Public Exchanges Duel With Newcomers Over Trade Transparency

Reuters/Joshua Lott

It was reported yesterday in The New York Times by Nathaniel Popper that while most people trading stocks at home imagine their orders zipping from their brokers onto one of the nation’s stock exchanges, almost none of the trades go anywhere near those public markets.

In reality, most trades placed through online brokers like TD Ameritrade and Scottrade are sold to Wall Street firms, which accumulate and trade against tens of millions of these shares a day, rather than send them to a regulated exchange like Nasdaq or the New York Stock Exchange. The Wall Street firms then quickly flip them and turn an easy profit because they have more resources and market knowledge than mom-and-pop investors.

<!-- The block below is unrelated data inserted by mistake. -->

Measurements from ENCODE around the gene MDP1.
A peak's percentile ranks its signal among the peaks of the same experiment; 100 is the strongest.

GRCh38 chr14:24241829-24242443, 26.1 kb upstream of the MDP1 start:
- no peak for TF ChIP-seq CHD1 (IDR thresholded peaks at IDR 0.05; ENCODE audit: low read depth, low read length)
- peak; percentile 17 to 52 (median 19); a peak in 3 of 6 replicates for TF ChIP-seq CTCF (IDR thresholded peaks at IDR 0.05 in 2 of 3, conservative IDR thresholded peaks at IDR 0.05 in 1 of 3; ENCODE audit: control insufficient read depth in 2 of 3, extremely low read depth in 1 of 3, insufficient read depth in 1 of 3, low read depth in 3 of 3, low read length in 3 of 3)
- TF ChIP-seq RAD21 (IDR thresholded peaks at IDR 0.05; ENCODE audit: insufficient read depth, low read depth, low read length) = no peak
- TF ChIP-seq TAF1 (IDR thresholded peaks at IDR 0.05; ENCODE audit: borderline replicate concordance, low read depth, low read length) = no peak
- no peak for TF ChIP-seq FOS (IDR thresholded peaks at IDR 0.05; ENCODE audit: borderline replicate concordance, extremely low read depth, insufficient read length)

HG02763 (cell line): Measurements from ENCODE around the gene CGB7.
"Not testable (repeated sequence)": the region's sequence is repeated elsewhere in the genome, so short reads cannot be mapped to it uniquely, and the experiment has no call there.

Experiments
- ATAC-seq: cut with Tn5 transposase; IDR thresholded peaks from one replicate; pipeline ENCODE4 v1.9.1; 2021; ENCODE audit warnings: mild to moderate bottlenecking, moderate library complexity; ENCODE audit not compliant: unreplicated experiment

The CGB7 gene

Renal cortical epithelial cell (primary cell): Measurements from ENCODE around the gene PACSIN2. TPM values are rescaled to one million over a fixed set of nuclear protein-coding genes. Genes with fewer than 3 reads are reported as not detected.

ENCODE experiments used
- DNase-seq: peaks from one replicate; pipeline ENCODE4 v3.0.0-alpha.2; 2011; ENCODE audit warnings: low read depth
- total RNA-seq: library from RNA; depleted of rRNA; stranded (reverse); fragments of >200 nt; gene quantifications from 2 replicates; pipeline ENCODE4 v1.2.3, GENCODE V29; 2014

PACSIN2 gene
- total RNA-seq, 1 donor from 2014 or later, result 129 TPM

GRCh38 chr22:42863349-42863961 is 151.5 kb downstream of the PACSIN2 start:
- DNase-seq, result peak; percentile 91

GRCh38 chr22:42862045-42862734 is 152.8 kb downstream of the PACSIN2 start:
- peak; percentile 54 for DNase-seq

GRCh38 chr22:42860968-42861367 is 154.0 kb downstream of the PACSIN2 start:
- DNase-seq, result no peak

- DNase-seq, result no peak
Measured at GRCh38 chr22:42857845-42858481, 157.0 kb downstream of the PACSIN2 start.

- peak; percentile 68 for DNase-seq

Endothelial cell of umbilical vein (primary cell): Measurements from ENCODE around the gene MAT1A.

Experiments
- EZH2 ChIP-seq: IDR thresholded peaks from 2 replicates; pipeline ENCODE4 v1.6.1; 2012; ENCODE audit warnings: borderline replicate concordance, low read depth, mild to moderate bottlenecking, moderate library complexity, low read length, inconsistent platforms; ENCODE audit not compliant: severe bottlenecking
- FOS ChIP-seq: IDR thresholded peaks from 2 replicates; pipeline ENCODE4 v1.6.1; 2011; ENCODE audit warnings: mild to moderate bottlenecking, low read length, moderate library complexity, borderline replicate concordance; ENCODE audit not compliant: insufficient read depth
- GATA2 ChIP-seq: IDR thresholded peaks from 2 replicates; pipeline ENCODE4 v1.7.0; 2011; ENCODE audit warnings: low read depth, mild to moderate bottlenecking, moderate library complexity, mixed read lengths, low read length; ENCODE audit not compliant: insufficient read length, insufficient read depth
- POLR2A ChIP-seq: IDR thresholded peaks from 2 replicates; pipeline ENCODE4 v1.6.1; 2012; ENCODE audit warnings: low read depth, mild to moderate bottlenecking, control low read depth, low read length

The trading, which takes place away from the gaze of regulators and the public in what are known as the dark markets, has taken off in recent years and steadily eaten into the portion of all stock trading that takes place on the public exchanges. Now, though, the exchanges are fighting back by looking to create dark markets of their own.

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